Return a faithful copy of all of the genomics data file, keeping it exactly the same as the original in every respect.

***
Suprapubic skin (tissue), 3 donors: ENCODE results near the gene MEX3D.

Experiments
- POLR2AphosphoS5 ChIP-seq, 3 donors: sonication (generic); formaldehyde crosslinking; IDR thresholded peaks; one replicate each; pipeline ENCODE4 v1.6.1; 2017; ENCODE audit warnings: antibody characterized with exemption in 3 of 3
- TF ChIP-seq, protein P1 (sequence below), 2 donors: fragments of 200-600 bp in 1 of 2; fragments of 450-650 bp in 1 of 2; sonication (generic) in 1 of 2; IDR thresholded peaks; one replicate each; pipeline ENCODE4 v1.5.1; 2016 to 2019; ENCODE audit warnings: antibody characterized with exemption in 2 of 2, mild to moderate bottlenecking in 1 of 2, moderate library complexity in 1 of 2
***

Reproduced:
Suprapubic skin (tissue), 3 donors: ENCODE results near the gene MEX3D.

Experiments
- POLR2AphosphoS5 ChIP-seq, 3 donors: sonication (generic); formaldehyde crosslinking; IDR thresholded peaks; one replicate each; pipeline ENCODE4 v1.6.1; 2017; ENCODE audit warnings: antibody characterized with exemption in 3 of 3
- TF ChIP-seq, protein P1 (sequence below), 2 donors: fragments of 200-600 bp in 1 of 2; fragments of 450-650 bp in 1 of 2; sonication (generic) in 1 of 2; IDR thresholded peaks; one replicate each; pipeline ENCODE4 v1.5.1; 2016 to 2019; ENCODE audit warnings: antibody characterized with exemption in 2 of 2, mild to moderate bottlenecking in 1 of 2, moderate library complexity in 1 of 2